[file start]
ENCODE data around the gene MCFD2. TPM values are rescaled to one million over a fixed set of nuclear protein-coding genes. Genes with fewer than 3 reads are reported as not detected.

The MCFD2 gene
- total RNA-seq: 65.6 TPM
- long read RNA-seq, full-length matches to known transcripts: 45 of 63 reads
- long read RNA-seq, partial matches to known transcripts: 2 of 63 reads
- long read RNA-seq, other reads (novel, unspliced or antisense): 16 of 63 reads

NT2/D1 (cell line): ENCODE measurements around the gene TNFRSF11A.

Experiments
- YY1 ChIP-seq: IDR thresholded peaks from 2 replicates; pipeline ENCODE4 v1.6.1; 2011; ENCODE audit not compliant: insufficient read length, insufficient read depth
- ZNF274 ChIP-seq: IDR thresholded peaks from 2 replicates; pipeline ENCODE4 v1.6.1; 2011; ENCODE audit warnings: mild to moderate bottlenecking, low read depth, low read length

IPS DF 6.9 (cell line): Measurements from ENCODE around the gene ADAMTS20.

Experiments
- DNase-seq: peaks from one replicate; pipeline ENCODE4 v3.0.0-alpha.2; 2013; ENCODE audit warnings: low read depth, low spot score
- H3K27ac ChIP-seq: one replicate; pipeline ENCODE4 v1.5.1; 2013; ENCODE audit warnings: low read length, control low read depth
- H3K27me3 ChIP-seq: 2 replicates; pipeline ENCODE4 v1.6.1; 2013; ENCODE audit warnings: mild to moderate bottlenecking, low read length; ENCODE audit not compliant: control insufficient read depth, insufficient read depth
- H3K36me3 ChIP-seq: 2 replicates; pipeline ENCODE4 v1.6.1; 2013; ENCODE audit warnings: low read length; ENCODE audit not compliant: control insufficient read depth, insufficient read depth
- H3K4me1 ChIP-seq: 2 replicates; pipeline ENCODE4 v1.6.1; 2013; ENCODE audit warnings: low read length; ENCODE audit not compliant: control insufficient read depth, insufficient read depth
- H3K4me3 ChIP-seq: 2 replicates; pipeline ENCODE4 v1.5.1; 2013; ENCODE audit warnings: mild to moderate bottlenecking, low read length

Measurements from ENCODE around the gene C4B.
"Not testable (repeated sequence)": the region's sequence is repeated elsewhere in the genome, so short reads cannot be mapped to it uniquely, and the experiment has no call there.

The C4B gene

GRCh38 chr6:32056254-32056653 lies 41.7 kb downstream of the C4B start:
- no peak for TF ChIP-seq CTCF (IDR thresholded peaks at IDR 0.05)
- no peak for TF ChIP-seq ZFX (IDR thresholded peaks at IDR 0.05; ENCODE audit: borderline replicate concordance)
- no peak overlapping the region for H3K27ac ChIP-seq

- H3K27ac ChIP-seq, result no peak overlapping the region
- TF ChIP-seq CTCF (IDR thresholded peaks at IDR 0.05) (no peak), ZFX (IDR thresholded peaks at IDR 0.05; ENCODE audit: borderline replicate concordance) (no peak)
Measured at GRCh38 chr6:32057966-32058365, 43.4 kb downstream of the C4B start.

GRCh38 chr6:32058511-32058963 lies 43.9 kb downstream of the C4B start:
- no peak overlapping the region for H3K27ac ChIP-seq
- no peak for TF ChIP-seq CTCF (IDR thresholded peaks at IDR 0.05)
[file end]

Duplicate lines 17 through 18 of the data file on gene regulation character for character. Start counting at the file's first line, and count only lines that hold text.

- H3K4me1 ChIP-seq: 2 replicates; pipeline ENCODE4 v1.6.1; 2013; ENCODE audit warnings: low read length; ENCODE audit not compliant: control insufficient read depth, insufficient read depth
- H3K4me3 ChIP-seq: 2 replicates; pipeline ENCODE4 v1.5.1; 2013; ENCODE audit warnings: mild to moderate bottlenecking, low read length